August 23, 2019
Aaron Hall

Beaver are natures engineers, changing the world around them. They are safest from predators when swimming in water, so they build dams to make ponds that they can swim in. These ponds allow them to safely enter their lodge from underwater, and access more trees and herbaceous plants without leaving the water. They modify their habitat for themselves, but their actions have huge impacts on other species. Fishes, amphibians, reptiles, birds, aquatic insects, trees and plants all benefit from the changes that beaver create on the landscape. 

Riparian habitat
Aaron Hall/Defenders of Wildlife

Sometimes, beaver cause trouble for landowners because they change their habitat so much. There are simple solutions which often allow landowners to live with beaver, such as fencing trees to protect them, but on some occasions, this is not possible. In those instances, Defenders tries to relocate the entire beaver family to lands where they are wanted. 

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Beaver trap next to dam
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Woman sitting next to beaver trap
Image Credit
Aaron Hall/Defenders of Wildlife
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Aaron carrying beaver in cage
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Trapped beavers
Image Credit
Aaron Hall/Defenders of Wildlife
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Beaver in riparian area

This August, Defenders, along with local live-trapper Sherri Tippie from Wildlife2000, relocated a beaver family north of Denver, Colorado. Relocating a beaver family is a lot of work. Beavers live in extended families, often with four generations living in the same lodge. A mated pair, this year’s kits, and juveniles from the past one or two summers all live together. We set live-traps in the evening and check them first thing in the morning. The traps work like a giant suitcase, folding up when a beaver steps in the middle. We moved nine individuals, including five kits born this spring, to new habitat in the mountains.  Their new home used to have beaver, but they have been absent for several years. The old beaver ponds are still there but have not been maintained. The new family will likely repair these ponds, and hopefully create new ones of their own, creating and improving habitat for at-risk native species such as cutthroat trout, leopard frogs, and boreal toads.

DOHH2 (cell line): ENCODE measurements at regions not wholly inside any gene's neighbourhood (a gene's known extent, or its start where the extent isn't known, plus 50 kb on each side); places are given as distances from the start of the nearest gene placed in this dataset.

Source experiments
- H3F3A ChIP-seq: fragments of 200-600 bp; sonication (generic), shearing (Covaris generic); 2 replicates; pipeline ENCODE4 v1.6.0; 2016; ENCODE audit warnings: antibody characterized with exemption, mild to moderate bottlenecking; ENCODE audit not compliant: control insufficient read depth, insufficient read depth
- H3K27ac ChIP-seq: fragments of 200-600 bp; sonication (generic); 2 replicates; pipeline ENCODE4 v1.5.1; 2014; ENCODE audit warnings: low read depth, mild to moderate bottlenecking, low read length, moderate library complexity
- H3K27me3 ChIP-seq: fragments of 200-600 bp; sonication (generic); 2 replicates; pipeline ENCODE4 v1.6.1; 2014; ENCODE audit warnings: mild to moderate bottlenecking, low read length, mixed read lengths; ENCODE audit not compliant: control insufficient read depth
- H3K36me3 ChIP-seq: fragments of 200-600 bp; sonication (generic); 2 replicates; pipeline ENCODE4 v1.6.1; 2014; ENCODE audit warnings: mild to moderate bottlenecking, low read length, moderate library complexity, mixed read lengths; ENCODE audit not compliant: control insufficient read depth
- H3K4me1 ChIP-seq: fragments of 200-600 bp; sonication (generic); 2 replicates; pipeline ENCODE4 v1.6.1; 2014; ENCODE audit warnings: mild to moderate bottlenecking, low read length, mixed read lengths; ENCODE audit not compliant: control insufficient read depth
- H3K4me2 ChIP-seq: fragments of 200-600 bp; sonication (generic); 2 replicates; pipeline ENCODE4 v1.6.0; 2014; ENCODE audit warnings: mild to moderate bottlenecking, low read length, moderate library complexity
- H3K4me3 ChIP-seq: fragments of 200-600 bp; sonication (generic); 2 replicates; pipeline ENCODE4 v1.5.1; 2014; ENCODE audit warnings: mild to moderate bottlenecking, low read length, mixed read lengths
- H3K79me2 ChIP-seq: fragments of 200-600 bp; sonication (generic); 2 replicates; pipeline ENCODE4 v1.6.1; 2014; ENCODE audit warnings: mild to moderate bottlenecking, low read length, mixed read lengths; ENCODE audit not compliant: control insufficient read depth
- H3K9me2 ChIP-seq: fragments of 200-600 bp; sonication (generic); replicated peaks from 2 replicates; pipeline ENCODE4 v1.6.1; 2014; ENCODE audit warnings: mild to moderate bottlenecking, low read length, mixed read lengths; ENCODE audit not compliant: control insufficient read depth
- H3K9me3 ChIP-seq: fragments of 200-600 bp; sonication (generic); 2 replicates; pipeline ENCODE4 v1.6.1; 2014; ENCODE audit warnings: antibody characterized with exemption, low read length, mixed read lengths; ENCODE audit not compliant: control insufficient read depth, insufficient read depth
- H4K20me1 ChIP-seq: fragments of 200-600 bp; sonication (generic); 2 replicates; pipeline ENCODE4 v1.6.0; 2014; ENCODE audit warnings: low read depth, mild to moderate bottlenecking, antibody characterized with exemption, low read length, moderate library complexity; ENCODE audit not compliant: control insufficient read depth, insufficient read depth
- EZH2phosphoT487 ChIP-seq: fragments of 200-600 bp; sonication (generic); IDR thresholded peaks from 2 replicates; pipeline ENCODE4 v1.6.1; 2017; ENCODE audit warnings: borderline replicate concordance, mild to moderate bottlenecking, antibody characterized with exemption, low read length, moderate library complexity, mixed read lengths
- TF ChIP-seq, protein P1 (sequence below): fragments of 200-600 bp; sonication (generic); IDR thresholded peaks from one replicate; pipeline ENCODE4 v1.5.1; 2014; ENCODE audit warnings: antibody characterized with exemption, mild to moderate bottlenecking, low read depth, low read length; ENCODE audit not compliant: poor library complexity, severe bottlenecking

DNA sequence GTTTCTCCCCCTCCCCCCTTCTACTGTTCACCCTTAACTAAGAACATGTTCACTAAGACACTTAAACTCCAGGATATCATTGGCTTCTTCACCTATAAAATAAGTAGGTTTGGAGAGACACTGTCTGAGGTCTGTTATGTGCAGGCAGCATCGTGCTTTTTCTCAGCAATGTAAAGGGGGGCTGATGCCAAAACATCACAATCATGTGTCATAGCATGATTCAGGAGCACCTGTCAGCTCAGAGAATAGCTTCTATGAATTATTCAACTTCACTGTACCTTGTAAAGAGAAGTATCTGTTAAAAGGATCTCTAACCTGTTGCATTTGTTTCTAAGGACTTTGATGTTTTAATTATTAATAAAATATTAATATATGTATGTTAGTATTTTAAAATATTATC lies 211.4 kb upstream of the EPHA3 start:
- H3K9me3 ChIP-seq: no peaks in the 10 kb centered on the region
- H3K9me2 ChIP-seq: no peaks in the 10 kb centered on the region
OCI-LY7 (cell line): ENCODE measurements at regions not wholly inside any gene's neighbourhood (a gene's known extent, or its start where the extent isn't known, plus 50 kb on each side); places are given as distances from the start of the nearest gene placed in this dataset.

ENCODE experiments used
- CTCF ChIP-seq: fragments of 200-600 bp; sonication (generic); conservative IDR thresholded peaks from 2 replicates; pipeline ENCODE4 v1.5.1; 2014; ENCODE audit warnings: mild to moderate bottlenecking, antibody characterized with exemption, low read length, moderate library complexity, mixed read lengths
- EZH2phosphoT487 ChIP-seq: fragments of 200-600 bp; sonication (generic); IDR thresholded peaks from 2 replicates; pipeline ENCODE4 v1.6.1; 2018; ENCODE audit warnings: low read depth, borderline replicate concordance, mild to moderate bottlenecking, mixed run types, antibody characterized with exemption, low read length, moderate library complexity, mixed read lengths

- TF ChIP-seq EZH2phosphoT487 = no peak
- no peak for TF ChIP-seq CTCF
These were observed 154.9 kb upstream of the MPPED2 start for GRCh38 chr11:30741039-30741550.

In light of the new Endangered Species Act regulations released last week, it’s as important as ever that we prevent species from needing to be listed. The habitat that we allow beaver to create on the landscape are critical for some of these imperiled species, and the presence of indicator species like amphibians help to show that the habitats are healthy. Defenders works to prevent, protect, and restore: prevent species from becoming endangered, protect already imperiled species, and restore species to the landscape. Beaver are one of the many natural tools that fit in our arsenal for wildlife conservation!

Author(s)

Aaron Hall headshot

Aaron Hall

Aquatic Ecologist
Aaron Hall works to protect species in aquatic and riparian habitats. He is responsible for identifying species and habitats for which Defenders can have a positive impact, and finding scientifically sound and pragmatic solutions to these threats to biodiversity.

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